And most practitioners, having read this phrase hundreds of times by the time they become CEO or head of an in-house department, would be excused for suggesting that candidates veer towards the more 'caring' professions.
But as irritating as a misunderstanding of PR can be, could recruiters be missing a trick? I ask this following last week's CIPR conference, where I moderated a highly entertaining workshop by Dennis Kelly, director of the Centre for Public Relations Studies at Leeds Metropolitan University.
Kelly had undertaken a major research project to isolate the attributes that make up a top PR practitioner. He took as his starting point Management Today's Most Admired Companies, and analysed the behaviour of their top PROs. And guess what? They were real 'people people'.
Interpersonal skills emerged as one of the top four behaviours, including the ability to listen to, facilitate and present ideas. Other factors included boundless energy, knowledge and 'gaining permission to make a contribution' (which could also be classed as an interpersonal skill).
Not surprisingly, when asked what they spent most of their time on, internal comms was ranked at the top of the tree - in particular, internal comms with the CEO. Gaining the trust of the CEO and then having sufficient interpersonal skills to be challenging (without getting fired) were a prerequisite. And what is true for the private sector is equally so for the public, where the ability to gain confidence is even harder and more crucial, according to Kelly's recent research into NHS comms.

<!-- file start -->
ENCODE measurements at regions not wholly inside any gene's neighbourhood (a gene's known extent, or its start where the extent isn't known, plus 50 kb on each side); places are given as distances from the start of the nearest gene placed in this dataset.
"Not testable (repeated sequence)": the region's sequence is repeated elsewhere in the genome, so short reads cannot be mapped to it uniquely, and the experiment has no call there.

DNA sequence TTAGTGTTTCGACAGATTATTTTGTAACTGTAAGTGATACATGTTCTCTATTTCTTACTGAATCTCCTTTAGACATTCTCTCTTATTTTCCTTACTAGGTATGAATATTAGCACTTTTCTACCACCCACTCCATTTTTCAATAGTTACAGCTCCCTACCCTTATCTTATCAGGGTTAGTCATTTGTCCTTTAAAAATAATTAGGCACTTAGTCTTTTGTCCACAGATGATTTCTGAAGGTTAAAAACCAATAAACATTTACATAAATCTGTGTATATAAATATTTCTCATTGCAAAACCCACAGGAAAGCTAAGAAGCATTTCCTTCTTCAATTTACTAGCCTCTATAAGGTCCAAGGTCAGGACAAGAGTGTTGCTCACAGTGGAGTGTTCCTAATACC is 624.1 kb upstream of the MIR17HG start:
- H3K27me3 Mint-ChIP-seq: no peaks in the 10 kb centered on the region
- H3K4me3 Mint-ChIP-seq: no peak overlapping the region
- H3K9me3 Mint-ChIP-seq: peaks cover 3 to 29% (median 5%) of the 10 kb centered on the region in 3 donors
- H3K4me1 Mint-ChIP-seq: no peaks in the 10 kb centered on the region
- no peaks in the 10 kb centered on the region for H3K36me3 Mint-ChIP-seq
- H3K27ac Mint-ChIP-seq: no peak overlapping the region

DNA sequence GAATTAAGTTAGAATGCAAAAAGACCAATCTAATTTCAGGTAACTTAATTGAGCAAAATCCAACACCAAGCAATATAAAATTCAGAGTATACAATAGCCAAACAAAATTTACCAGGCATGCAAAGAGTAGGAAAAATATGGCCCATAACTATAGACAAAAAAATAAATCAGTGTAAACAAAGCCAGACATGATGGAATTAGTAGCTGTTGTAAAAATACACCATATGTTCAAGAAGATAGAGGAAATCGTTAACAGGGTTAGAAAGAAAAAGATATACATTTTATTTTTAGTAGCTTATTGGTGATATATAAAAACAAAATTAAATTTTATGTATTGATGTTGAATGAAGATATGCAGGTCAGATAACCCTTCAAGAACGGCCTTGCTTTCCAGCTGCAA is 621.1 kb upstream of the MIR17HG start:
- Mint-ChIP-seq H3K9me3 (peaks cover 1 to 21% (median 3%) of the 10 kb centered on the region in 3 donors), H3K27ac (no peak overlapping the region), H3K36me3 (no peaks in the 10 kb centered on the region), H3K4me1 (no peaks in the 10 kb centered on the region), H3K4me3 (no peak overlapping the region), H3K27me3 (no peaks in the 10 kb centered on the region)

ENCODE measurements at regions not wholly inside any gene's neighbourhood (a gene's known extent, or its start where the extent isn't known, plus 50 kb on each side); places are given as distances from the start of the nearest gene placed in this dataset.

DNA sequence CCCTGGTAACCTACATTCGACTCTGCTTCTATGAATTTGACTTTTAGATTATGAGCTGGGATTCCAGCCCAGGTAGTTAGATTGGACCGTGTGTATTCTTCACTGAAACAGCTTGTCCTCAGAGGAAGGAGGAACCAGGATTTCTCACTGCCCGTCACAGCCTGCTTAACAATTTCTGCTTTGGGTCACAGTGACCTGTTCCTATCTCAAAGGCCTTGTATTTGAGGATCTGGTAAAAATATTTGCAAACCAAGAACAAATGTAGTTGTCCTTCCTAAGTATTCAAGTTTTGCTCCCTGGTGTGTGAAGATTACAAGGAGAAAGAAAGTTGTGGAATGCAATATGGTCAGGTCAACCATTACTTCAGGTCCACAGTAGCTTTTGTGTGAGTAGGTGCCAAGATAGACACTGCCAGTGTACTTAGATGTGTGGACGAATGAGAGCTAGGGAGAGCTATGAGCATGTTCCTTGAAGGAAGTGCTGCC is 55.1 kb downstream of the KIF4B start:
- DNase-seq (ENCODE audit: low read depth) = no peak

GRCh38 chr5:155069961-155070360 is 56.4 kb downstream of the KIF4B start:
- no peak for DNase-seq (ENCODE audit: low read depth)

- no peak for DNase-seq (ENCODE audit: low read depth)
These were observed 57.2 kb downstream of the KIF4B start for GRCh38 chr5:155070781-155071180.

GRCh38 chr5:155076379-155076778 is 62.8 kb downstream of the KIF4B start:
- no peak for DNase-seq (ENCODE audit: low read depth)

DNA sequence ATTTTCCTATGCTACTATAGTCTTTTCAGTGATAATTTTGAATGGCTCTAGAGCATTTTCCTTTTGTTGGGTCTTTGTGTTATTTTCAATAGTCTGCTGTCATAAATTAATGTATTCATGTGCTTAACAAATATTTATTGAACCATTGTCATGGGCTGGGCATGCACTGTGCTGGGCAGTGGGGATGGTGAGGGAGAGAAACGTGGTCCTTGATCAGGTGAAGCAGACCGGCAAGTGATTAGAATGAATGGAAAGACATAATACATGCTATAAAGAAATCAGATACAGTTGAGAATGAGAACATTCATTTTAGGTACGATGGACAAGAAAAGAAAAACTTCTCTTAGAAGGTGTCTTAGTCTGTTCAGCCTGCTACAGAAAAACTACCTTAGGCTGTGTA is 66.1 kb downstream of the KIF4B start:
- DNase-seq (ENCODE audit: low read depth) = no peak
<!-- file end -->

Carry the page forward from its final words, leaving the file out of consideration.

Granted, there are light years between thinking you want to work in PR because you made lots of friends at college, and managing to get buy-in from the executive board of a major brand. But it is significant that the behaviours identified by Kelly are uncannily similar to those usually quoted as the attributes required of business leaders.
It's a fact worth remembering as you consign the next missive you receive from a people person to the bin.
Mind you, during the research 'creativity' didn't even register on the radar.